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Xenon Racer features expansive car customization options. Did UE4 make it easier to implement this feature? 

Orlandi: The wide range of customization of the vehicles is, for the most part, derived from our previous title All-Star Fruit Racing. Through the same approach and UE4 components, it was rather simple to add or modify car parts to customize based on the user’s preferences. The system is heavily data-driven, allowing artists to handle and test the different customizations directly in-editor without having to build the game first. This ended up speeding up the development and testing of all the possible car customizations.

What made UE4 a good fit for the game?

Rocco: UE4 consistently provides an increasingly vast development environment, complete and powerful in every area. It allows development teams to channel more energy into the game and not into the technology RND.

Did the studio leverage Blueprints in any way?

Orlandi: We used Blueprints to handle gameplay flux, UI, and menus. For all the game’s areas that weren’t highly performance dependent, it [allows for] a quick method of development and prototyping. We also used Blutility to create fundamental tools for the rapid development of the track splines and the urban environment surrounding them. 
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Did the studio use the UE4 Marketplace at all?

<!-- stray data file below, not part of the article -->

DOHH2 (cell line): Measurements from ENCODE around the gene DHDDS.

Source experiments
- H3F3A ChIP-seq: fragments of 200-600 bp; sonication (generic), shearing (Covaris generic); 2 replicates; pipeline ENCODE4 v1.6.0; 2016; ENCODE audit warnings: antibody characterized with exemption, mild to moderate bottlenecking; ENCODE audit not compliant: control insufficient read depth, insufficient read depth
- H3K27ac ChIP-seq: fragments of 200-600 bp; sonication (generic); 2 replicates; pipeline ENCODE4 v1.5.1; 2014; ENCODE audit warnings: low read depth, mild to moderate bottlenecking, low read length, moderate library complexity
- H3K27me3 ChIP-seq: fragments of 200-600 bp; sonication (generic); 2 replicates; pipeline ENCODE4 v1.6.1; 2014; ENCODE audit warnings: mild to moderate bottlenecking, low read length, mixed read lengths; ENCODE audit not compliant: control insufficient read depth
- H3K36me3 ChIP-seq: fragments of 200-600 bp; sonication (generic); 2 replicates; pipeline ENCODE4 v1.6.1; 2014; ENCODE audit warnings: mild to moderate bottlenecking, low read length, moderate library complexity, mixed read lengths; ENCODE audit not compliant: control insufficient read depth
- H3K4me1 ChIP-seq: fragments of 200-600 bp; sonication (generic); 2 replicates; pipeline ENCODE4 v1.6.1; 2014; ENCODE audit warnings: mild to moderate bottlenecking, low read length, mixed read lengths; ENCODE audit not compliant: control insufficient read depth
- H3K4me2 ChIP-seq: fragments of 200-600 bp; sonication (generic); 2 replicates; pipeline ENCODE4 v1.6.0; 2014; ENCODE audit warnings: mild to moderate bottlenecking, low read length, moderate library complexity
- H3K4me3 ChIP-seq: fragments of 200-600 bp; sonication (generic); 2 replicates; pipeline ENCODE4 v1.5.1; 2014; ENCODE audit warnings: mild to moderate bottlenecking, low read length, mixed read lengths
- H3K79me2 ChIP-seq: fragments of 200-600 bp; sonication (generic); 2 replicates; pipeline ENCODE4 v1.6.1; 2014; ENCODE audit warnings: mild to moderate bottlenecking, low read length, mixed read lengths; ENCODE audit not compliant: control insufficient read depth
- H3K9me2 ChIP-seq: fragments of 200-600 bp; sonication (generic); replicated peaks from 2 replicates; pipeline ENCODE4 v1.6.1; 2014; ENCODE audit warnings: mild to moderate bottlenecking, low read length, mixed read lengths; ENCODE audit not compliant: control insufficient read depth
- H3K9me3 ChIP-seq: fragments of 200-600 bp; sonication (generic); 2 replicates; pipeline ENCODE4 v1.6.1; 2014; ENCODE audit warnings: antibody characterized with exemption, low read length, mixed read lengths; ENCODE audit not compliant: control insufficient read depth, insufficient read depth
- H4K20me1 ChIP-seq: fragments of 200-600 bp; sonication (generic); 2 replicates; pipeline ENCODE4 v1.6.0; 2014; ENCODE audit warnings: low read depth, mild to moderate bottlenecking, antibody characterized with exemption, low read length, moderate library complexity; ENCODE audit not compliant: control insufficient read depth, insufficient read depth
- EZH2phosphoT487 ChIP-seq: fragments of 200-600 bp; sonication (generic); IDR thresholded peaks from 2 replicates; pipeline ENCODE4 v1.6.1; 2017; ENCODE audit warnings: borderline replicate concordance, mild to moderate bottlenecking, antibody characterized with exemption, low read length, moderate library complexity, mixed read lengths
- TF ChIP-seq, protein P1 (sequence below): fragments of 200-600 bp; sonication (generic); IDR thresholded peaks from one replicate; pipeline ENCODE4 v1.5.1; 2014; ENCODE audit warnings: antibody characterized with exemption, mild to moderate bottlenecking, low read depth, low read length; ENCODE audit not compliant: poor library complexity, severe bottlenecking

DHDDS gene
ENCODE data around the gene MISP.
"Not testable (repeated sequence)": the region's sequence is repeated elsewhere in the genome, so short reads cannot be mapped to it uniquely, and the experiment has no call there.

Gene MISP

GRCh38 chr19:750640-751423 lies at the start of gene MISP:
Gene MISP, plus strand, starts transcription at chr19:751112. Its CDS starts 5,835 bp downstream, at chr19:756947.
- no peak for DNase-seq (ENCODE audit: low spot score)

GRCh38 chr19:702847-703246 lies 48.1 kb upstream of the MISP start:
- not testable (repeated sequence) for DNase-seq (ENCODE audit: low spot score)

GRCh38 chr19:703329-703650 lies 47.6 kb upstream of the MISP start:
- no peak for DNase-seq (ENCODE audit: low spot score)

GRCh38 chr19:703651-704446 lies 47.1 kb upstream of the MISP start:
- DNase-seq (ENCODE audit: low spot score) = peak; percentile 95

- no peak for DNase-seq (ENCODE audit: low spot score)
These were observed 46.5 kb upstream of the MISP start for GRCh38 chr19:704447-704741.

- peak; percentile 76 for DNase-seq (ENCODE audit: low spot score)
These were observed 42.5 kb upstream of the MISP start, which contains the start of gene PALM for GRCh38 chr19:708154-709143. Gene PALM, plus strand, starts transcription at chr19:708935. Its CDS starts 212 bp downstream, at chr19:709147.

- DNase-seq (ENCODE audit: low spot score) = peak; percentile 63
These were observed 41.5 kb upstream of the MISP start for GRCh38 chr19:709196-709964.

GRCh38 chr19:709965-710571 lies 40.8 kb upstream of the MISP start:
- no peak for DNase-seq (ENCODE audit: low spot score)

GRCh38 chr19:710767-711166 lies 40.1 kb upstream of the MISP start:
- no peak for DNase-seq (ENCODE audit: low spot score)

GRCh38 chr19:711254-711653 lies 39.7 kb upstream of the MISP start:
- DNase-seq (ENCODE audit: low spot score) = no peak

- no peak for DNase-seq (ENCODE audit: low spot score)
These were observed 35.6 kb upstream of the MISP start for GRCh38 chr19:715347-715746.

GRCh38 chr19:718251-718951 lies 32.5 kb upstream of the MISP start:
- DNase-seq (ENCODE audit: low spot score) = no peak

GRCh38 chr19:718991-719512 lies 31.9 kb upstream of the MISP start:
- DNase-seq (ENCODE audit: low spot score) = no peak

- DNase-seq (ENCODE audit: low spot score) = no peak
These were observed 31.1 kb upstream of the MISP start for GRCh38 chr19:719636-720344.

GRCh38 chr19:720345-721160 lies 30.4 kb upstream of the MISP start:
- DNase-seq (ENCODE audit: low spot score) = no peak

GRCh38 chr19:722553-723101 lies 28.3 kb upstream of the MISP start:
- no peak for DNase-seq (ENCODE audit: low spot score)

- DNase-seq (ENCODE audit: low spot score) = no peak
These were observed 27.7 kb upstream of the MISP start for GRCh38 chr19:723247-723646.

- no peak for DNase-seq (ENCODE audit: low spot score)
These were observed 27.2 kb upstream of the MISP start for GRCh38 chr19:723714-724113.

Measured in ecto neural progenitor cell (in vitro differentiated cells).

Orlandi: We borrowed some plugins from the Marketplace, as well as some code and assets that allowed us to speed up the development of our game. The Marketplace is really useful to rapidly obtain the tools to start the development of a project or to prototype a feature, which could then later be refined.

Did the studio have any favorite UE4 tools or features?

Lead Programmer Christian Orlandi: One thing that helped us tremendously when developing the AI was Visual Logger, which is a tool that allows the recording of events and data during a race and is then later able to recreate them frame-by-frame. This made it much easier to analyze and solve any bizarre behaviors that AI-controlled vehicles would do in specific situations. Another interesting UE4 feature is the excellent integration of both code and Blueprints. This allowed us to rapidly display all the parameters and data structure that the artists and designers needed in order to fine tune every element of our game. This also freed up our programmers to focus on the development of other features.

Thanks again for your time. Where can people learn more about Xenon Racer?

Valentini: Thanks for the questions. People can keep up with all of the game’s future updates by following 3DClouds on Twitter, Facebook or Instagram or by joining Soedesco’s Discord channel to directly chat with developers!
 

https://www.unrealengine.com/developer-interviews/xenon-racer-pays-tribute-to-old-school-arcade-action-while-forging-its-own-path